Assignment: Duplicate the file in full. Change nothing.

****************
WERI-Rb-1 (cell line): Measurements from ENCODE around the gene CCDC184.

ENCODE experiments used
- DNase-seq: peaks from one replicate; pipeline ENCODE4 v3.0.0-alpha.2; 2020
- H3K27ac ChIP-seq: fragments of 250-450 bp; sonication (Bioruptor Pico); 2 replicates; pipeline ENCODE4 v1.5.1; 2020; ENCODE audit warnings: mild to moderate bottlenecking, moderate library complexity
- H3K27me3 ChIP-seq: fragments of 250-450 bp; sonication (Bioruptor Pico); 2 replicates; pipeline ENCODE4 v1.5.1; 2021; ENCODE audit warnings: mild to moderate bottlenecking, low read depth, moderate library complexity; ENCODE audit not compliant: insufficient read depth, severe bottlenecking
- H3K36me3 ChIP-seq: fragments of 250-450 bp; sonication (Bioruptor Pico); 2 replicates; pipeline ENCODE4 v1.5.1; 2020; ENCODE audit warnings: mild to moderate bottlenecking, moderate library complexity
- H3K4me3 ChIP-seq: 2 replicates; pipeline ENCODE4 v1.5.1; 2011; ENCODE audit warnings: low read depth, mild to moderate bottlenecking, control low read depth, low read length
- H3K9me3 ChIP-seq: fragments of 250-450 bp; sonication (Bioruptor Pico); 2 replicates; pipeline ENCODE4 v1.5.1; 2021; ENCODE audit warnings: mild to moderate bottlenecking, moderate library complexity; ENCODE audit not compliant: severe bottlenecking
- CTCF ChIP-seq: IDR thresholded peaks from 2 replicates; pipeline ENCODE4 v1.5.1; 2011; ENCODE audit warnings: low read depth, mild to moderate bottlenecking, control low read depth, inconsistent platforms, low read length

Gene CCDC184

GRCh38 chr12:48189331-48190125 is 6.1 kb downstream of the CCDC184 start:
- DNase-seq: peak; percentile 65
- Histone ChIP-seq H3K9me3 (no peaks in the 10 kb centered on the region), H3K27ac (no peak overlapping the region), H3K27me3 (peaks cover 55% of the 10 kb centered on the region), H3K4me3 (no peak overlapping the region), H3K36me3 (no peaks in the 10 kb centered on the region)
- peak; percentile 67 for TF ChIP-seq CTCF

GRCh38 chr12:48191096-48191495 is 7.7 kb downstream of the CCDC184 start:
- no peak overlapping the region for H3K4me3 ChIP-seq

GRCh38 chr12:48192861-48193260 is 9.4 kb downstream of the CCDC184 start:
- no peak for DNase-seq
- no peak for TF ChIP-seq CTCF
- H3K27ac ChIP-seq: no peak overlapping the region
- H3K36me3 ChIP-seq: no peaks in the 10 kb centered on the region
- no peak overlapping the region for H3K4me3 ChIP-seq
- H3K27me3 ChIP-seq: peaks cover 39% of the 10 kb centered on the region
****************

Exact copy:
WERI-Rb-1 (cell line): Measurements from ENCODE around the gene CCDC184.

ENCODE experiments used
- DNase-seq: peaks from one replicate; pipeline ENCODE4 v3.0.0-alpha.2; 2020
- H3K27ac ChIP-seq: fragments of 250-450 bp; sonication (Bioruptor Pico); 2 replicates; pipeline ENCODE4 v1.5.1; 2020; ENCODE audit warnings: mild to moderate bottlenecking, moderate library complexity
- H3K27me3 ChIP-seq: fragments of 250-450 bp; sonication (Bioruptor Pico); 2 replicates; pipeline ENCODE4 v1.5.1; 2021; ENCODE audit warnings: mild to moderate bottlenecking, low read depth, moderate library complexity; ENCODE audit not compliant: insufficient read depth, severe bottlenecking
- H3K36me3 ChIP-seq: fragments of 250-450 bp; sonication (Bioruptor Pico); 2 replicates; pipeline ENCODE4 v1.5.1; 2020; ENCODE audit warnings: mild to moderate bottlenecking, moderate library complexity
- H3K4me3 ChIP-seq: 2 replicates; pipeline ENCODE4 v1.5.1; 2011; ENCODE audit warnings: low read depth, mild to moderate bottlenecking, control low read depth, low read length
- H3K9me3 ChIP-seq: fragments of 250-450 bp; sonication (Bioruptor Pico); 2 replicates; pipeline ENCODE4 v1.5.1; 2021; ENCODE audit warnings: mild to moderate bottlenecking, moderate library complexity; ENCODE audit not compliant: severe bottlenecking
- CTCF ChIP-seq: IDR thresholded peaks from 2 replicates; pipeline ENCODE4 v1.5.1; 2011; ENCODE audit warnings: low read depth, mild to moderate bottlenecking, control low read depth, inconsistent platforms, low read length

Gene CCDC184

GRCh38 chr12:48189331-48190125 is 6.1 kb downstream of the CCDC184 start:
- DNase-seq: peak; percentile 65
- Histone ChIP-seq H3K9me3 (no peaks in the 10 kb centered on the region), H3K27ac (no peak overlapping the region), H3K27me3 (peaks cover 55% of the 10 kb centered on the region), H3K4me3 (no peak overlapping the region), H3K36me3 (no peaks in the 10 kb centered on the region)
- peak; percentile 67 for TF ChIP-seq CTCF

GRCh38 chr12:48191096-48191495 is 7.7 kb downstream of the CCDC184 start:
- no peak overlapping the region for H3K4me3 ChIP-seq

GRCh38 chr12:48192861-48193260 is 9.4 kb downstream of the CCDC184 start:
- no peak for DNase-seq
- no peak for TF ChIP-seq CTCF
- H3K27ac ChIP-seq: no peak overlapping the region
- H3K36me3 ChIP-seq: no peaks in the 10 kb centered on the region
- no peak overlapping the region for H3K4me3 ChIP-seq
- H3K27me3 ChIP-seq: peaks cover 39% of the 10 kb centered on the region